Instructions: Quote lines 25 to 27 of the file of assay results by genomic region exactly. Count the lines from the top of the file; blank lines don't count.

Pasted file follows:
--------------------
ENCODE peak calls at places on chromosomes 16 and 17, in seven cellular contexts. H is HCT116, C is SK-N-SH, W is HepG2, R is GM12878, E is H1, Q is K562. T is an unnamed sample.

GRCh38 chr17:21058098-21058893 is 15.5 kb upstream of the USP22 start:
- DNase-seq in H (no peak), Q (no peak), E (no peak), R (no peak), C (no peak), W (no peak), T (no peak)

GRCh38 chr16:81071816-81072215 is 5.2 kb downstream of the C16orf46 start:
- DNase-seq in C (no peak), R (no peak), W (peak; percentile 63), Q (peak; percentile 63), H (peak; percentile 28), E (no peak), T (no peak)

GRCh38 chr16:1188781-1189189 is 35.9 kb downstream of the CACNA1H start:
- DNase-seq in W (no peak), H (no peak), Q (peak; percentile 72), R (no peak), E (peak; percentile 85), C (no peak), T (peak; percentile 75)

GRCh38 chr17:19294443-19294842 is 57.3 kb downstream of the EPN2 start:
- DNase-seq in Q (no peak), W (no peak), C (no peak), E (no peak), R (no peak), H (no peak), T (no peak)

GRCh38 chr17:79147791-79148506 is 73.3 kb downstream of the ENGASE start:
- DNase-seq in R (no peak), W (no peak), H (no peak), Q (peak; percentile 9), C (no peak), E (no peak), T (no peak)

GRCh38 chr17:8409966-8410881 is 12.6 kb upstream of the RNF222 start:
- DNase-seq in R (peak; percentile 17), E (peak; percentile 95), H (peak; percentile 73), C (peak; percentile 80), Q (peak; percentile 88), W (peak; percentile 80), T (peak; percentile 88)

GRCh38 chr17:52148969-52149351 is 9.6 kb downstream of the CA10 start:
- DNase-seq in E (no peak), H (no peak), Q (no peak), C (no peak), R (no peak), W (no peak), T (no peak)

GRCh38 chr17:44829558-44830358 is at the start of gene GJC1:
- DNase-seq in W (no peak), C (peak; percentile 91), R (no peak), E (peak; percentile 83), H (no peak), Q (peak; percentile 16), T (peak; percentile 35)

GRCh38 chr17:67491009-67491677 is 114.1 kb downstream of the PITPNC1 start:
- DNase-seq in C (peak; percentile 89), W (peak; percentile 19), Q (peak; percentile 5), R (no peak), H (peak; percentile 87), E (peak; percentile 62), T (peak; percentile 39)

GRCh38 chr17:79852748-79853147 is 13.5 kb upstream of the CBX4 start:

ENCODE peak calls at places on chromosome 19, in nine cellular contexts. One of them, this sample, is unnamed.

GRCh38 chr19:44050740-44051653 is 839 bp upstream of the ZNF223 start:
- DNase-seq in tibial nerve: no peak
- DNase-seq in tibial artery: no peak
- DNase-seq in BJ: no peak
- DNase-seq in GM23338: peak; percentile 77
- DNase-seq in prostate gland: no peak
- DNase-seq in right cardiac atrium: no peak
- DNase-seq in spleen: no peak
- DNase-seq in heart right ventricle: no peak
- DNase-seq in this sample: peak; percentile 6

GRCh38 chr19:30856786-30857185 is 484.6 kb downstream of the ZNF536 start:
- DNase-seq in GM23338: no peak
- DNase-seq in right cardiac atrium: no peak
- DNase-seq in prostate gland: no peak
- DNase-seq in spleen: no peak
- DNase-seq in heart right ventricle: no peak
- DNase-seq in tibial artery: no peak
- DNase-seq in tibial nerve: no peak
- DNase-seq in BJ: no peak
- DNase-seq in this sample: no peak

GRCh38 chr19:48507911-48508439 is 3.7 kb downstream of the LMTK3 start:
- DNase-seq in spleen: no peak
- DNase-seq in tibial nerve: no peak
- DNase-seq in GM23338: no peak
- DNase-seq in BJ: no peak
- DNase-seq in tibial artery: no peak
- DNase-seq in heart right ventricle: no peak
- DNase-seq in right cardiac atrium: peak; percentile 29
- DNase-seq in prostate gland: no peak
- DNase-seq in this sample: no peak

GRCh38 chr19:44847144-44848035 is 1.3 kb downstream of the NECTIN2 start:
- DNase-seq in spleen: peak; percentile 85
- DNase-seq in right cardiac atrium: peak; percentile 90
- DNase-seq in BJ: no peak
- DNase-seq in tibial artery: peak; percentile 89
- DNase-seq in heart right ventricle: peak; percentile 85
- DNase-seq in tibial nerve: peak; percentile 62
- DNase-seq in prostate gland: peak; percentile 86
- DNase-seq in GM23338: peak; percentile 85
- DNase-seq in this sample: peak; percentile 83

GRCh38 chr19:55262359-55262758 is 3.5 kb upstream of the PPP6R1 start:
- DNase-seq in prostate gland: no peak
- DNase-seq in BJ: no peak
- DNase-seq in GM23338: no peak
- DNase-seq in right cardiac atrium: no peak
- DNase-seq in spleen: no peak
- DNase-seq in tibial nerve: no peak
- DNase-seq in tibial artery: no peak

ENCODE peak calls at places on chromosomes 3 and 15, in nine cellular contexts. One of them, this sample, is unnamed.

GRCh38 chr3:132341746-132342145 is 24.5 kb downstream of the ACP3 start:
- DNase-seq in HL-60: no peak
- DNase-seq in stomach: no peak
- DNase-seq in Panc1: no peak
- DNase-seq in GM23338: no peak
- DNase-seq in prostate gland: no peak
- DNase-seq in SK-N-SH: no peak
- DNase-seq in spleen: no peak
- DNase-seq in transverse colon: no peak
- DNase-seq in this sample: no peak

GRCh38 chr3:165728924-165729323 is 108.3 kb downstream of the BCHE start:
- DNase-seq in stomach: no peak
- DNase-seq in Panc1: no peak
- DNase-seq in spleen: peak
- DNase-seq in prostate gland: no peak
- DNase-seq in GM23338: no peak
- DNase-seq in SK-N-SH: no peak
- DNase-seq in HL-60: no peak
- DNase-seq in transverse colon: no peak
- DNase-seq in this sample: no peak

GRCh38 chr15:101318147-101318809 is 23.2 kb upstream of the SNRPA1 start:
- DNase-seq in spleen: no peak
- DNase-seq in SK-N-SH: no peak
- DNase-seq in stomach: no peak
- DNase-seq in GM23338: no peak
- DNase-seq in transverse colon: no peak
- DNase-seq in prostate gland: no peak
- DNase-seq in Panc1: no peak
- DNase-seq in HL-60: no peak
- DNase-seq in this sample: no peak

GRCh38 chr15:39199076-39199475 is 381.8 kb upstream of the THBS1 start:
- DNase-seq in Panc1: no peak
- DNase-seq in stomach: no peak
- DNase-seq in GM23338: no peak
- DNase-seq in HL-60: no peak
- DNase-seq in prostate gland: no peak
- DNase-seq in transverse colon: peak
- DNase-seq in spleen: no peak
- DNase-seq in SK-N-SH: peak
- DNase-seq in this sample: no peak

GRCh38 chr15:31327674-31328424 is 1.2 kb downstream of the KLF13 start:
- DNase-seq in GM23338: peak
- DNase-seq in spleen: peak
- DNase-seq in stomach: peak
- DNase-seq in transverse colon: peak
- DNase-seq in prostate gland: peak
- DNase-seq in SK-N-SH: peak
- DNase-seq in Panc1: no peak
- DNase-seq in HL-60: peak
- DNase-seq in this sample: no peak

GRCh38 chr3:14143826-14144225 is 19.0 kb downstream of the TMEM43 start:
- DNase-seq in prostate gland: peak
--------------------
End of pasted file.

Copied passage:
- DNase-seq in BJ: no peak
- DNase-seq in GM23338: peak; percentile 77
- DNase-seq in prostate gland: no peak